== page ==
Does motorcycle racing in the UK - both on the short circuits and on the roads - have a youth problem?
Not hooligans loitering with intent and spraying graffiti on anything that doesn't move, no this problem with youths is the dilemma of how to get more into the sport and, more importantly, how to nurture them to success.
With British Superbikes and road racing blue riband events like the Isle of Man TT coming under scrutiny for their somewhat 'mature' entry lists, BSN turned to our favourite commentator on all things two-wheel to ask whether he thought motorcycle racing is becoming too ageist?
”On the question of age, as you have previously pointed out the Isle of Man TT has a real problem in attracting young riders. Very few youngsters from the BSB paddock, for example, want to try road racing, so they have to rely on older - still very good - riders, who seem to be queuing up...
”The TT is a very unique event with a unique appeal, but with a unique problem. If you were visiting, camped out, sat by the side of the track, went to the pub at night and joined dozens of other bikers, it looks brilliant and it is.
"But if you look forward a little bit, maybe five or six years, if they don’t get younger riders they’re not going to have a Peter Hickman, Dean Harrison, Michael Rutter and definitely not John McGuiness, who are all going to be retired.
"And at the moment I can’t see where the younger ones are coming from and yet a lot of the older riders, who they want but aren’t going quick enough any more, have been cleared out.
"On the other hand younger riders bring a greater risk to the reputation of the TT and most don’t want to do it because of the dangers as they see it. But some do and forge a career at the TT and in road racing.
Someone like Davey Todd who at 27 is relatively young and has done really well in road racing is what they want and what they’ve got, but he’s also very keen on track racing and that’s probably where he wants to make a career, like Peter Hickman”
”I agree and I am sure that’s what he wants to do, but I am also sure that if, going back 10 years, you said to Peter ‘do you want to be a TT winner or WorldSBK Champion but you can’t do both’, I am sure he would have said WorldSBK Champion.
He is doing well in BSB, make no mistake, but he’s had a brilliant second career in road racing and, in particular, the TT."
Is the sport doing enough to get youngsters involved in the business of racing and into World champion, international or European competition. We’re delighted when we see what Jake Dixon is doing and what a great personality he is, but it seems very difficult to get British riders to that level. Many don't have the money or instinct to go across the Channel, so end up staying here which, I suppose, is a lot easier for them.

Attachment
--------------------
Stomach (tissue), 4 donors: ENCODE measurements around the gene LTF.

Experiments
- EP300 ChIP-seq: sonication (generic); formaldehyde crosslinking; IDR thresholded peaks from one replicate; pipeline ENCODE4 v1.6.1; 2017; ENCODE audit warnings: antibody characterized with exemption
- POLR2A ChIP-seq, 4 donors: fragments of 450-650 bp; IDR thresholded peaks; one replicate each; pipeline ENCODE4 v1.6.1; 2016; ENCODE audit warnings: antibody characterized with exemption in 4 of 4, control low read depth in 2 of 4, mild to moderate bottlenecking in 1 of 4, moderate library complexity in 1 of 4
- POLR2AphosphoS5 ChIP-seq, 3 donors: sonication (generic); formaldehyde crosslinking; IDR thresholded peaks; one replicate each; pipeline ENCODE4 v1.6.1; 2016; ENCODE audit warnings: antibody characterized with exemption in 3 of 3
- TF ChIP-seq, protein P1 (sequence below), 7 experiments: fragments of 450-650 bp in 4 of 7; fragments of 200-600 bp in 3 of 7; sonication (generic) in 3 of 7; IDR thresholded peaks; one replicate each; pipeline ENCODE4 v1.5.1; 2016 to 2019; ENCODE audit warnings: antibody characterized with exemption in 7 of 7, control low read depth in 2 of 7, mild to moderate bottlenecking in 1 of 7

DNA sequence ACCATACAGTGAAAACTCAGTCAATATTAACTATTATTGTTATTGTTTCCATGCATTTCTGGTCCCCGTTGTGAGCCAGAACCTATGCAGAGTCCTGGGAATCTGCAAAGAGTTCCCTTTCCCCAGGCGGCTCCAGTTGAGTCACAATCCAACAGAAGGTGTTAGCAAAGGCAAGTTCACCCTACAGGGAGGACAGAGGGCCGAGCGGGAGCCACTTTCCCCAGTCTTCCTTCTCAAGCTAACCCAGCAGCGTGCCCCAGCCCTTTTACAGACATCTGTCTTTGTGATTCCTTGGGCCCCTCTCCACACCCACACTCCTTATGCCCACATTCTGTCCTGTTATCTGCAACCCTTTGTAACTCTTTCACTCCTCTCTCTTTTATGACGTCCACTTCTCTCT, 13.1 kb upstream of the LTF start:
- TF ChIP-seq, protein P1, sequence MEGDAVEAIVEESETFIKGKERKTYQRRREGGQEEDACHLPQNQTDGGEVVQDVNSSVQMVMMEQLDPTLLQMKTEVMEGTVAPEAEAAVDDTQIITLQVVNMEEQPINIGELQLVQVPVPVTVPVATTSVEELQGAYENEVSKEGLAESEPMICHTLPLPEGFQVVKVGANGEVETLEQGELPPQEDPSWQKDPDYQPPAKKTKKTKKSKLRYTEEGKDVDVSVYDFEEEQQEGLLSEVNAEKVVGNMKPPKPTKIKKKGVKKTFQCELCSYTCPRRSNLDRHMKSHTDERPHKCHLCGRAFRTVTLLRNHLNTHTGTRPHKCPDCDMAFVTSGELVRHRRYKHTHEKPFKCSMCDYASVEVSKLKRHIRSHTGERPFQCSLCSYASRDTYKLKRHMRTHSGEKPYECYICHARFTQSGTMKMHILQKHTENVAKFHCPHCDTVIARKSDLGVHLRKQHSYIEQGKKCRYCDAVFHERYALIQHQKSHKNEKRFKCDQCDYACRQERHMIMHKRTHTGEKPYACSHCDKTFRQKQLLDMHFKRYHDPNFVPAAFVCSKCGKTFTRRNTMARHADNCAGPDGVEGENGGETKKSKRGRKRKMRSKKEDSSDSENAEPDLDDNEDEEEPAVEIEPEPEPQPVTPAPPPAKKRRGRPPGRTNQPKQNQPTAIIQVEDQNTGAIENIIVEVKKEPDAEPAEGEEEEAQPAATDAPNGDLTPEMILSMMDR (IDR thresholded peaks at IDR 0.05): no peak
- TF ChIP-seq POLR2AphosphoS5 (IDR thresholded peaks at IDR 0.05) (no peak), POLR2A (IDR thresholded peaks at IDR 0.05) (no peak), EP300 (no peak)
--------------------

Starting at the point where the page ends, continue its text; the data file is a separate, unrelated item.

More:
”The problem now is that in the World Championship, they seem to get toddlers out of the pram and then nurture them with a huge variety of Talent Cups, Red Bull Rookies etc. They’re almost creating their own product.
"It never used to be like that. If you wanted to go racing you had to get off your arse, go racing with or without your Dad.
"And it took time to do national racing, go into Europe with a van and if you were good enough get onto the grading list and do some GPs. It’s not like that any more. Every single person heading up the present championships will have gone through the process we now have.”
But the game has a changed and if we don’t we’ll miss out. There is a lot being done, but it is difficult in our climate right now
”The climate is the major reason. All these lads are coming through mini-bike racing and if you live in Spain or Italy every night when you come home from school you can go up two miles up the road to a track for your mini-bike at seven years old.
"Here it is freezing or raining most of the year - although not this year - and the local track is fifty miles away. But I don't think it is a good idea to have 14 and 15-year old kids on proper circuits doing 120 or 130 mph on whatever bikes they have because that is adult racing. It's another reason that I think definitely hampers British riders.